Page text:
Getting off the phone with Joe Pettis, curator and leader of the Underwear Comedy Party, I had to explain to my coworkers that the conversation they had just heard one side of was not, in fact, phone sex.
Here’s an actual question I had to ask, in the least creepy voice possible: “For someone who hasn’t seen your body nearly nude, how would you describe it?”
“I think I’m pretty average,” answered Pettis, an Atlanta comic. “I’m not toned at all, I have no definition, I kind of just have a flat torso. Thankfully I’m covered in tattoos, so that does help.” On OKCupid, he says, he identifies his body type as “Used Up.”
Unlike me, Pettis seems in no way scandalized by this interview. He put together the original Underwear Comedy Party at Atlanta’s Village Theatre as a way of seeing his friends perform stand up in their undies, but the concept caught on and he has since taken his show on the road to more than 30 cities. For the Charleston show, he’s enlisted comics Andy Ryder, Michael Clayton, Jason Groce, Ryan Firster, Justin Thompson, and David Appleton to bare (nearly) all onstage while delivering their stand-up acts.
Pettis says he was inspired to create the show after hearing about an all-nude comedy act in Edinburgh, Scotland. He couldn’t convince an American venue to let comedians get butt-nekkid, so he went with the next best thing.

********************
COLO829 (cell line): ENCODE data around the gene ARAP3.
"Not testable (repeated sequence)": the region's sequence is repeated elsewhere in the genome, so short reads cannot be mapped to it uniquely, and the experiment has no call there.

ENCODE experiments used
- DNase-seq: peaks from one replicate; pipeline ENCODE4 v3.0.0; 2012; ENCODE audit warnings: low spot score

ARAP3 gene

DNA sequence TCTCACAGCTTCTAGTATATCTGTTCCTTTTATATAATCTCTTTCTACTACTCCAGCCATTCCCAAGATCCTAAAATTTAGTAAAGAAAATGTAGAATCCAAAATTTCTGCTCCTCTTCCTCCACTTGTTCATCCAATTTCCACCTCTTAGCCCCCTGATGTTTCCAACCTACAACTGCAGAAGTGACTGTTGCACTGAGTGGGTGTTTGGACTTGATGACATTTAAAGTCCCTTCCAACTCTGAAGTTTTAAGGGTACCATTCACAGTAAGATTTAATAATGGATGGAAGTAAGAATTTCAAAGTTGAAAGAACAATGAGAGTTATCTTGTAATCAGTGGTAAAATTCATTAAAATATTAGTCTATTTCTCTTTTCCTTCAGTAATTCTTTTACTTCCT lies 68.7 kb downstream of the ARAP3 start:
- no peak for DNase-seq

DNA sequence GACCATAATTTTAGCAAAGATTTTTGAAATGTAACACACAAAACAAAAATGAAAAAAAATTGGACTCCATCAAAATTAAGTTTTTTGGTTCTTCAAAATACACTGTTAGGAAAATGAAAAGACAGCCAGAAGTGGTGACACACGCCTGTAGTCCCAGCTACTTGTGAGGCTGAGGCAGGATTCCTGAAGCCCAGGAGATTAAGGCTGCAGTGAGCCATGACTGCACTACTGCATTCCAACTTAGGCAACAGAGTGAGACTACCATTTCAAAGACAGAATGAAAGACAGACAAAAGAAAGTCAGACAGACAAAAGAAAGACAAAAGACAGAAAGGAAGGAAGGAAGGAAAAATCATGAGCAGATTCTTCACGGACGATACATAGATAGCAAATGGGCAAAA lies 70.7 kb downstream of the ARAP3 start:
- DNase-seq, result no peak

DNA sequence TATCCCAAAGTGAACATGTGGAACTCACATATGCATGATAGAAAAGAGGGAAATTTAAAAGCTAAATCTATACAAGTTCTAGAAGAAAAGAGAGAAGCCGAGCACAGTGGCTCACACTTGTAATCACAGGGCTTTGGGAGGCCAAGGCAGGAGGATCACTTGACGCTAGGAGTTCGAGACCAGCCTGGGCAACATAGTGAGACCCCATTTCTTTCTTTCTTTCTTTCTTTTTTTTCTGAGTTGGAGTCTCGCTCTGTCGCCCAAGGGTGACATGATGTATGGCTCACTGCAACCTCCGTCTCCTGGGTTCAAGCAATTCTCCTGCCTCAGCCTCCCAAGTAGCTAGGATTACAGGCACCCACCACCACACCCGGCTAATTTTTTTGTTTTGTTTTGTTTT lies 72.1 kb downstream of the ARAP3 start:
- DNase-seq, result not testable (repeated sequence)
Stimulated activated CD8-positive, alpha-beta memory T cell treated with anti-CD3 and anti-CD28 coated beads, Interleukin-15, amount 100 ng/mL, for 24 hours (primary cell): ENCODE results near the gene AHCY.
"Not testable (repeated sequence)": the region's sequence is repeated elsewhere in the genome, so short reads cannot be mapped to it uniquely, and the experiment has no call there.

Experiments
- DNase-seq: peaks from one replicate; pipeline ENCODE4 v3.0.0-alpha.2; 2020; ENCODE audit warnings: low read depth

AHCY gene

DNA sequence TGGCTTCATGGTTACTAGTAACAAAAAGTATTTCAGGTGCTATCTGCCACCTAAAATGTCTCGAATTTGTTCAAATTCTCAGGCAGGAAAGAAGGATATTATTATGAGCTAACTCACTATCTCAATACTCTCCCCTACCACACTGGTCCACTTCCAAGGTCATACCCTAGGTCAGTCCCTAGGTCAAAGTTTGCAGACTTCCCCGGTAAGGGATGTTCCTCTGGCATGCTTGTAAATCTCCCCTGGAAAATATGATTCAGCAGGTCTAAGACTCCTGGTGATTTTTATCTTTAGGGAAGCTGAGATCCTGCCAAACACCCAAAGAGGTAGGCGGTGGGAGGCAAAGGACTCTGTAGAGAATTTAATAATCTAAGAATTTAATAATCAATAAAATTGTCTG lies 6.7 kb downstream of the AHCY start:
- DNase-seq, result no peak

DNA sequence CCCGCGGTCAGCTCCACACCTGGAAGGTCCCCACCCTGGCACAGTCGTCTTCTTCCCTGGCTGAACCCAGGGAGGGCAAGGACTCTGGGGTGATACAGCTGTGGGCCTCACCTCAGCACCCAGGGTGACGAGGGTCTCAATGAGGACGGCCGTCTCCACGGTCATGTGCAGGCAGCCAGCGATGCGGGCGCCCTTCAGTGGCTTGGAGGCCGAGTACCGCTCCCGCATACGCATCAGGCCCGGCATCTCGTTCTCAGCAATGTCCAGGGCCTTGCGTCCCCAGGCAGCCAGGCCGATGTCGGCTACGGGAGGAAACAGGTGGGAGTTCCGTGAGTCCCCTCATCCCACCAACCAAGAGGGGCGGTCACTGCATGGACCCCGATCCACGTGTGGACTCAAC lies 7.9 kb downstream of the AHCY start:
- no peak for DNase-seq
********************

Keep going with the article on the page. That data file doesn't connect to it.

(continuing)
“I’ve seen it all,” Pettis says. “I’ve seen everything from a guy wearing the skimpiest thong you could think of to people wearing long-johns,” Pettis says. “I’ve had people wear adult diapers onstage. I’ve had people wear multiple layers of underwear. There’s this girl here in Atlanta, she’ll wear 40 layers of panties and then take off a layer after each joke.”
When I ask if doing stand up in his skivvies has helped or hurt his self-esteem, Pettis doesn’t hesitate. “Totally improved, for sure,” he says. “I was already comfortable with my own body, but now I’m way more comfortable.”
He’s even gotten some half-compliments on his bod from audience members after the show.
“I’ve been doing this show for over a year now, and my plan for 2015 was I was going to actually start working out and come back to cities and try to be fit,” Pettis says. “But then everyone I told that to was like, ‘No, you wanna go the opposite route.’ If anything, you put on 20 pounds and it’s more humorous, I guess.”